(317) 237-7770

Aging Parents & Their Finances

by At Home Preferred on April 12, 2012

There is a good chance our elderly parents are going to need our assistance at some point. Although physical care is a big part of that, it’s more than likely that care will extend to their finances as well. That is why it is important to communicate about your parent’s finances in advance. Addressing this issue while they are still healthy can make things easier on everyone involved. In addition, it can help ensure financial matters don’t slip through the cracks.

Talking to your parents about the details of their finances is likely to be one of the biggest hurdles you face as you care for your parents, especially if they aren’t ones to share their personal information in the first place. Parents may feel threatened or feel like they are losing control if they share details about their financial lives. Therefore, it’s important to broach this subject with concern and respect.

Think about who should start the conversation with your parents. Consider who they are more likely to respond to on the topic of finances without feeling threatened. In addition, consider whether or not this should be brought up to one of your parents first so they can have a talk with the other. Or perhaps it’s best to address both parents at the same time.

Once you are collaborating with your parents on their finances, organize the information. This would entail creating a list of income and expenses so you are aware of what is normally coming in and going out. Beyond that you would create a financial statement listing assets and liabilities. This is where you would record information on such things as all bank and investment accounts, savings bonds, annuities, business ownership, real estate holdings, vehicles and any debts. This is a great place to record whether or not your parents have a safety deposit box as well. If your parents are reluctant to share actual account balances with you, simply having a list that these things exist and where the accounts are will go a long way if/when you need to step in.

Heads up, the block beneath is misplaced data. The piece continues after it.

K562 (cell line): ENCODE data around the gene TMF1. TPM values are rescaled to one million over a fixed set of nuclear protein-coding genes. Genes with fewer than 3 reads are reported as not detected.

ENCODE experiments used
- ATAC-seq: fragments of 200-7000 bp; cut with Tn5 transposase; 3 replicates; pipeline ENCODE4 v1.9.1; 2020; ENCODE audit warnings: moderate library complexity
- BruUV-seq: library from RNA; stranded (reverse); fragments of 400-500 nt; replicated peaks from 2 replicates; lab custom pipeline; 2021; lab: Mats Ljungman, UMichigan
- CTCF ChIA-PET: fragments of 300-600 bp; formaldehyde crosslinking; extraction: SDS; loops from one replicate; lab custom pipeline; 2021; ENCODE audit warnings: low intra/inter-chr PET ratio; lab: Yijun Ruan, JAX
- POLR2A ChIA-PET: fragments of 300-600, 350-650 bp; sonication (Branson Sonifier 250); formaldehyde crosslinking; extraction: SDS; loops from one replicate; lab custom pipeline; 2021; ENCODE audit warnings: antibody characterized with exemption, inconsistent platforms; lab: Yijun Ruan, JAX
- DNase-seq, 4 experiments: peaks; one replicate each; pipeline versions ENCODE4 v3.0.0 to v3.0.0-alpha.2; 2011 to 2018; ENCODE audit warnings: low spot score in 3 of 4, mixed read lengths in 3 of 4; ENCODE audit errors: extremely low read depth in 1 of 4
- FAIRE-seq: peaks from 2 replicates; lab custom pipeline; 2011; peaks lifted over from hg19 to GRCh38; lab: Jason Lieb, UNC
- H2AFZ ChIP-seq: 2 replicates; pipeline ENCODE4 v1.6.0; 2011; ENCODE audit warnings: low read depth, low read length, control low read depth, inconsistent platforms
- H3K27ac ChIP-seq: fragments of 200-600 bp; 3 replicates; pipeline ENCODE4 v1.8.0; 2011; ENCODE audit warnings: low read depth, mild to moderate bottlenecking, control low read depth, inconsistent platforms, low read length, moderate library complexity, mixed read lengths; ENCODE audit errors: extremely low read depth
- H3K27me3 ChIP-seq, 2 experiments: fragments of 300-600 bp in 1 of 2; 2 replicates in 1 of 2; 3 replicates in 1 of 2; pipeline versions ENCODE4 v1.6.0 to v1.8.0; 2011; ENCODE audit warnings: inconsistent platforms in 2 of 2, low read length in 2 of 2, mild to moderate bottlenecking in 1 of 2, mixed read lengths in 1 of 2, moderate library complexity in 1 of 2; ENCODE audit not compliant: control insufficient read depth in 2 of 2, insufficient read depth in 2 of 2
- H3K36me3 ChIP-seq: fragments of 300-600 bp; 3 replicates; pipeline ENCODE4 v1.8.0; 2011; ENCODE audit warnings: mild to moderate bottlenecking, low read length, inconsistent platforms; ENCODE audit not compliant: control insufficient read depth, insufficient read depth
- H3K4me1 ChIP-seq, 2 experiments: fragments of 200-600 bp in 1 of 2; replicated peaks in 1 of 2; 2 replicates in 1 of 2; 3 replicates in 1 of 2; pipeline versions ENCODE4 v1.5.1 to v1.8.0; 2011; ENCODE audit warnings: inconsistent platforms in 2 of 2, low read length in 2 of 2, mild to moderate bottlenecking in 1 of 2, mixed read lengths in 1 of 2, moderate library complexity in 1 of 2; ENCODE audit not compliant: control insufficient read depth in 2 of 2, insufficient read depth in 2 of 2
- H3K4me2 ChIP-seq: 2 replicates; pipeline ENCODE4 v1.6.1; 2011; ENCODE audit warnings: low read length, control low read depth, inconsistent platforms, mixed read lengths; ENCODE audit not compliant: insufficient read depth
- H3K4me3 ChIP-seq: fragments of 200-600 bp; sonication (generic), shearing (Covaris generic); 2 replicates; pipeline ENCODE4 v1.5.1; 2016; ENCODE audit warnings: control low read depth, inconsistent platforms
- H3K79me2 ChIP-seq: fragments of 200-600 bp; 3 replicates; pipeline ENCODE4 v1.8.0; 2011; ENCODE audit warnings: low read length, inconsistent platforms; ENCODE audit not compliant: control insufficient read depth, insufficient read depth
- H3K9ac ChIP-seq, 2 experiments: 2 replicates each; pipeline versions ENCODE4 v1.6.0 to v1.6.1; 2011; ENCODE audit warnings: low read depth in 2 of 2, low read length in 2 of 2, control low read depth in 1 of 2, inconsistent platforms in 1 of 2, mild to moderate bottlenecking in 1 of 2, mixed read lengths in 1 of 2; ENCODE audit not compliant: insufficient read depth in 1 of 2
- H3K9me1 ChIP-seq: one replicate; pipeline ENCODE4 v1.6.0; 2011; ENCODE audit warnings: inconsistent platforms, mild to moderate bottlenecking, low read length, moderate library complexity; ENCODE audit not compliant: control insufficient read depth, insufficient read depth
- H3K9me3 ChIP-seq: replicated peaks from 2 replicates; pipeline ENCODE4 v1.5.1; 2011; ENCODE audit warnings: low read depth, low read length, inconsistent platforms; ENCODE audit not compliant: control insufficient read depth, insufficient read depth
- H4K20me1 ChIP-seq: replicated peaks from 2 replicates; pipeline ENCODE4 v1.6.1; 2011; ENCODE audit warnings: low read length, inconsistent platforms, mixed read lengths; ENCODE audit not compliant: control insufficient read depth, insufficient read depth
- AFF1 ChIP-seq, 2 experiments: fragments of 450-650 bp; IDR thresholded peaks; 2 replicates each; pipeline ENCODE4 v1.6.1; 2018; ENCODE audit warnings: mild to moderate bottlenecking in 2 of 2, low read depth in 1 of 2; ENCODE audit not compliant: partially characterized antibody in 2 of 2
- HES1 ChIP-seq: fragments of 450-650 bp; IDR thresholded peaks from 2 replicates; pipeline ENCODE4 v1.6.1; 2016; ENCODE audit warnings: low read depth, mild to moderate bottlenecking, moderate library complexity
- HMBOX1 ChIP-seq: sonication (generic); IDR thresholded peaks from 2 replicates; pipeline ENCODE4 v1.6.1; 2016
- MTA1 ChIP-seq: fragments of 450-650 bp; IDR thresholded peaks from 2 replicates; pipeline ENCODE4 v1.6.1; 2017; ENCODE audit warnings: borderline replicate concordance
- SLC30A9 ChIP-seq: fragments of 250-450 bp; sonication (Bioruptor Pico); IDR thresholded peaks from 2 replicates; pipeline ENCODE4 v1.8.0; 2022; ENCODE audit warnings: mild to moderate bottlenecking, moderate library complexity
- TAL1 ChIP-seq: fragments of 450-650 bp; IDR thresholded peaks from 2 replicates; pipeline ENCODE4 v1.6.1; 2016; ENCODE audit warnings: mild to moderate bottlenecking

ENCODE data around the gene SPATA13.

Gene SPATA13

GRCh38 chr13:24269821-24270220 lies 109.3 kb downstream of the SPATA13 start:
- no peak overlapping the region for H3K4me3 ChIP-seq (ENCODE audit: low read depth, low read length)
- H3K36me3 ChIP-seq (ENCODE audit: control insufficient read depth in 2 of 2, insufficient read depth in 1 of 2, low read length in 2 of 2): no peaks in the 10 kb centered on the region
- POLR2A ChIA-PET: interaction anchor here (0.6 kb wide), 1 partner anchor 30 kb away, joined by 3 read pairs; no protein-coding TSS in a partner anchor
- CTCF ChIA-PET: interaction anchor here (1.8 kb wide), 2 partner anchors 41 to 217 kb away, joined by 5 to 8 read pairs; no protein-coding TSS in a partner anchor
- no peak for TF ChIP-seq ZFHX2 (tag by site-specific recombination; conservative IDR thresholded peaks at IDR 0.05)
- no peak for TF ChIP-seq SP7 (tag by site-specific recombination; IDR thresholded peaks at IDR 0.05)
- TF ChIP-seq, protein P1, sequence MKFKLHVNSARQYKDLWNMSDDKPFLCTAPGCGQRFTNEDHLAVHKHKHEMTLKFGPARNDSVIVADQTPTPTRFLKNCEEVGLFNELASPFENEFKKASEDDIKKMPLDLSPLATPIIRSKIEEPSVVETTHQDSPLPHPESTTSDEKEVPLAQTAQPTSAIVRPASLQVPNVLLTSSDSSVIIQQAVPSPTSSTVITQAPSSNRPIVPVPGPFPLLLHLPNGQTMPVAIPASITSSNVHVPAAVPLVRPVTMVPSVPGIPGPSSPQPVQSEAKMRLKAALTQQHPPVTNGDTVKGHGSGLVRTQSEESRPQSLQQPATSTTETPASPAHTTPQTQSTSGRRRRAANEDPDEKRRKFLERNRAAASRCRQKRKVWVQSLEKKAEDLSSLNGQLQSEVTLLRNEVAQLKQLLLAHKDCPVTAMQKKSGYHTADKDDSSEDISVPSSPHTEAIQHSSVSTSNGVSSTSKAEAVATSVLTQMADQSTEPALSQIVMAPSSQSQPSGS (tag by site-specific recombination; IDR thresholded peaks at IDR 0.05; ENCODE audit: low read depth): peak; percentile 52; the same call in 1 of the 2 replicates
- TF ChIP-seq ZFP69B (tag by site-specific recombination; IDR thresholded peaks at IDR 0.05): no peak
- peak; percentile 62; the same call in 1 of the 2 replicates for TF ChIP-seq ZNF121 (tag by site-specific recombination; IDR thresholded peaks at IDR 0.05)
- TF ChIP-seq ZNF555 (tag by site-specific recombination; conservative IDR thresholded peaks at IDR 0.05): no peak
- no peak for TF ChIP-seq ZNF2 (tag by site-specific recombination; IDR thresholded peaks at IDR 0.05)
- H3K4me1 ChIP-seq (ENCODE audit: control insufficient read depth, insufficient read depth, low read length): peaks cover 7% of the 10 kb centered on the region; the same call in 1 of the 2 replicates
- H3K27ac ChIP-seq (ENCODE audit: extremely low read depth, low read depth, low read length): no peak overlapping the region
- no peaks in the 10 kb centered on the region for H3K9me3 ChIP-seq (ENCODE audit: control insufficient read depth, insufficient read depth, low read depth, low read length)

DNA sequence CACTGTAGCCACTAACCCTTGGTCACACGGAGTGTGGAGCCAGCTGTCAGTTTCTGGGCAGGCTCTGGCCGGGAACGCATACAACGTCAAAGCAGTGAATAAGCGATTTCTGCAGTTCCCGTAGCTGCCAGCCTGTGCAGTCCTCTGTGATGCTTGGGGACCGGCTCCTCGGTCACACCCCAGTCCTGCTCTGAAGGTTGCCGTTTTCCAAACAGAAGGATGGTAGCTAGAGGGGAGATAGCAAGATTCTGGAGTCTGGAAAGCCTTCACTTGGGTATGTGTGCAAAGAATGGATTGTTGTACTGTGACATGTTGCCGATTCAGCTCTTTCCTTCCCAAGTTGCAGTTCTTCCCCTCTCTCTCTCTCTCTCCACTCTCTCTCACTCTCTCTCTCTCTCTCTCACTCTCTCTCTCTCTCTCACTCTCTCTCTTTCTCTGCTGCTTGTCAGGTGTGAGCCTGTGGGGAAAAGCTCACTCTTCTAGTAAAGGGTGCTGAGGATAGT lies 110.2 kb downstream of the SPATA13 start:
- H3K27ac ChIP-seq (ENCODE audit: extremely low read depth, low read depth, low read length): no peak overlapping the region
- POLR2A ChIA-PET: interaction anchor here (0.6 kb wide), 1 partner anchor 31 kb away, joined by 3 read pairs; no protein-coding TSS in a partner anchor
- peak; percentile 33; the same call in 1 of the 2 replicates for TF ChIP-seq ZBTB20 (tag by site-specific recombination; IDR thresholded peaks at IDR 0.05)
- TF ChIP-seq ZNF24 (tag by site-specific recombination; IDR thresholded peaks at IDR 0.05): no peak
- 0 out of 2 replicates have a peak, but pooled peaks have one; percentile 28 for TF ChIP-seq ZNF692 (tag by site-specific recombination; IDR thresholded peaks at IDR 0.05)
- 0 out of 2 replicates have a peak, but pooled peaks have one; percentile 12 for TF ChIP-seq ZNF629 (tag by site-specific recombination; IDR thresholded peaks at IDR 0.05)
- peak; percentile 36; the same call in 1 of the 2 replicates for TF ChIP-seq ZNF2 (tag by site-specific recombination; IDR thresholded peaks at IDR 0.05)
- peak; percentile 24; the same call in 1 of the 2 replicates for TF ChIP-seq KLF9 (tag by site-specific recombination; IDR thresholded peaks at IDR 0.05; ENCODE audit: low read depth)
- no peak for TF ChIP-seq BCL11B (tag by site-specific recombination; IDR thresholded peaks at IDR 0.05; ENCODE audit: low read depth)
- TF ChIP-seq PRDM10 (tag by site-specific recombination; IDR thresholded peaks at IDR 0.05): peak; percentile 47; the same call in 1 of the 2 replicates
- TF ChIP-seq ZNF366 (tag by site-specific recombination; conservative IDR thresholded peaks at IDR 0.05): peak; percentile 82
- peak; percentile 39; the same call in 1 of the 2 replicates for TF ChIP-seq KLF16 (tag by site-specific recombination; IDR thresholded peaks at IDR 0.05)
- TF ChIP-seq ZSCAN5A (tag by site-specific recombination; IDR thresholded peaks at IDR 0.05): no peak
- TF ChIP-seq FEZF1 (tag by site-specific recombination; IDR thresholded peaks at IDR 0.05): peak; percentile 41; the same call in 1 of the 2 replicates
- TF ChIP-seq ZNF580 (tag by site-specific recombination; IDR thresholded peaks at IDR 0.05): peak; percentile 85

In addition, keep a list of any insurance policies your parents have. These would include life insurance (with beneficiary information), as well as homeowner’s, auto, long term care and any other policies they may have. Make note of where the actual policies are kept.

Finally, find out if your parents have estate documents. Most of the time these consist of a will, general durable power of attorney and advanced health care directives (health care representation and living will). There are many advantages to having these documents, so if your parents don’t have them, encourage them to meet with an estate planning attorney and get them. If your parents already have them, find out where these documents are kept as well.

As a financial planner, I’m used to getting intimate details about a person’s finances, however I know most people keep that information close to the vest. Although there’s generally no need to share your financial situation with friends and family, when you take on the role as caregiver or care manager, it’s much better to know this information in advance rather than trying to piece it together during a crisis.

Juli Erhart-Graves, CFP®
Worley Erhart-Graves Financial Advisors, Inc.

Juli Erhart-Graves is a CERTIFIED FINANCIAL PLANNER™ practitioner with Worley Erhart-Graves Financial Advisors, Inc. Worley Erhart-Graves Financial Advisors, Inc. is a Registered Investment Advisor. Registration as an investment advisor does not constitute an endorsement of the firm by securities regulators nor does it indicate that the advisor has attained a particular level of skill or ability. Content is for informational purposes only and should not be construed as legal or tax advice. Always consult an attorney or tax professional regarding your specific legal or tax situation.